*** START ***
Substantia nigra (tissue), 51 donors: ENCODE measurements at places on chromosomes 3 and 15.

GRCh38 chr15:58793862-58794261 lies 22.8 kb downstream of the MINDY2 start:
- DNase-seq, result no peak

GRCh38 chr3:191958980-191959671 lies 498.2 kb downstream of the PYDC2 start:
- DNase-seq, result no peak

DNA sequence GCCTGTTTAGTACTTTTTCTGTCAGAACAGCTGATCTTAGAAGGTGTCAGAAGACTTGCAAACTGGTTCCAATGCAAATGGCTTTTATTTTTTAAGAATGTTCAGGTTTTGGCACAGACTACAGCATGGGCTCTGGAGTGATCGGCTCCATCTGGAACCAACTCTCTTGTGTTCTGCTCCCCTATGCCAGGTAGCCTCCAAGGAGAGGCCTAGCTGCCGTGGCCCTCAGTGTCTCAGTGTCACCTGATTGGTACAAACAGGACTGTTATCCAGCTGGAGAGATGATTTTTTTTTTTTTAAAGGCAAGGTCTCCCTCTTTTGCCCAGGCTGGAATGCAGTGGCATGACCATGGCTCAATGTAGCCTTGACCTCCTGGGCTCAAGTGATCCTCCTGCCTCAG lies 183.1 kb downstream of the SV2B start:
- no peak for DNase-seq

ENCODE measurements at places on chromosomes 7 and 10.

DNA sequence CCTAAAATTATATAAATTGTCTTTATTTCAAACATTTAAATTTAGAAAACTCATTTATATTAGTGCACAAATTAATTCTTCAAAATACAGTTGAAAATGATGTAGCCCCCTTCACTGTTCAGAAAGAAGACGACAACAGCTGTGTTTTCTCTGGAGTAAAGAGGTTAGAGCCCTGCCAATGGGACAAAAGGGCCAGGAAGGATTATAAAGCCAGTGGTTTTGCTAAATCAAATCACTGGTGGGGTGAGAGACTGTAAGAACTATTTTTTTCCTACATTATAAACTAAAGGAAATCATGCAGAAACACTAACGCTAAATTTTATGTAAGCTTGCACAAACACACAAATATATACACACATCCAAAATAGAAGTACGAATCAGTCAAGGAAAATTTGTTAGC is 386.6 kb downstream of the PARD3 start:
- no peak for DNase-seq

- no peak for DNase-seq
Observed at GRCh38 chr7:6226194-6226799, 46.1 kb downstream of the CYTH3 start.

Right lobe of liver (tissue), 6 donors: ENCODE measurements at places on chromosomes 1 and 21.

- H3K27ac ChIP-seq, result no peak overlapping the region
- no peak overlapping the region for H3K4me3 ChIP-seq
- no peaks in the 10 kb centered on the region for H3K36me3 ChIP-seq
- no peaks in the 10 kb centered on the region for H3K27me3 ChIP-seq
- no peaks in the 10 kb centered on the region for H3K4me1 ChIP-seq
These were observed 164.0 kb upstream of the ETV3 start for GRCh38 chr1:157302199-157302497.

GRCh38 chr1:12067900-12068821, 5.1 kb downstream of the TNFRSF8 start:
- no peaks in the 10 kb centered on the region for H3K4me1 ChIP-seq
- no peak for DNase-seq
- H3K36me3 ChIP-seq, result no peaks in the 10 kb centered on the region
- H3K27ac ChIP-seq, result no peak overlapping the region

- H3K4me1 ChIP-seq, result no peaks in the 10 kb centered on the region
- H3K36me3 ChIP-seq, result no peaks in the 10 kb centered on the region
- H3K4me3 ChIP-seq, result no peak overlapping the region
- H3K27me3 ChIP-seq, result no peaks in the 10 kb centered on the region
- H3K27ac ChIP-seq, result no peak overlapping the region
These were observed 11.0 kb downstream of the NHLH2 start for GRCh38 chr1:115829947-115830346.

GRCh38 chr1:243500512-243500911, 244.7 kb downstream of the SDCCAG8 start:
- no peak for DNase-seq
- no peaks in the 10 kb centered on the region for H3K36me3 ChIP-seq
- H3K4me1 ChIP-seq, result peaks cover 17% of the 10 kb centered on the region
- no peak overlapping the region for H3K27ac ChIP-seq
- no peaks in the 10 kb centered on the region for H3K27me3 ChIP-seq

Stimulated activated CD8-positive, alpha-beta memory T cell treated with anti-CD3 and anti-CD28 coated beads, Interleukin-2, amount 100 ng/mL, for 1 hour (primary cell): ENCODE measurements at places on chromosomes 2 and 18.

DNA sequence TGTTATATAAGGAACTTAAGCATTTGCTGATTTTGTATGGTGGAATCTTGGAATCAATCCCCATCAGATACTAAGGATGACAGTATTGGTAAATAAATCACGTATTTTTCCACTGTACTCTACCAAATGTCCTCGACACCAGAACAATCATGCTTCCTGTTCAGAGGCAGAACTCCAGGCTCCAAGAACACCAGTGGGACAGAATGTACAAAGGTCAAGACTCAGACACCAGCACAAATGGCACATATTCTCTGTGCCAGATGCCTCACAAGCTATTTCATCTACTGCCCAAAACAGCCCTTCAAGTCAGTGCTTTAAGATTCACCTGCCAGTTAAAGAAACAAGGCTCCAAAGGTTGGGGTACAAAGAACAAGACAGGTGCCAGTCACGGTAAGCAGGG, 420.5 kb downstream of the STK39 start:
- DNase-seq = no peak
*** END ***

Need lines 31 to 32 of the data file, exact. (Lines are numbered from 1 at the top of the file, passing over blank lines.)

GRCh38 chr1:243500512-243500911, 244.7 kb downstream of the SDCCAG8 start:
- no peak for DNase-seq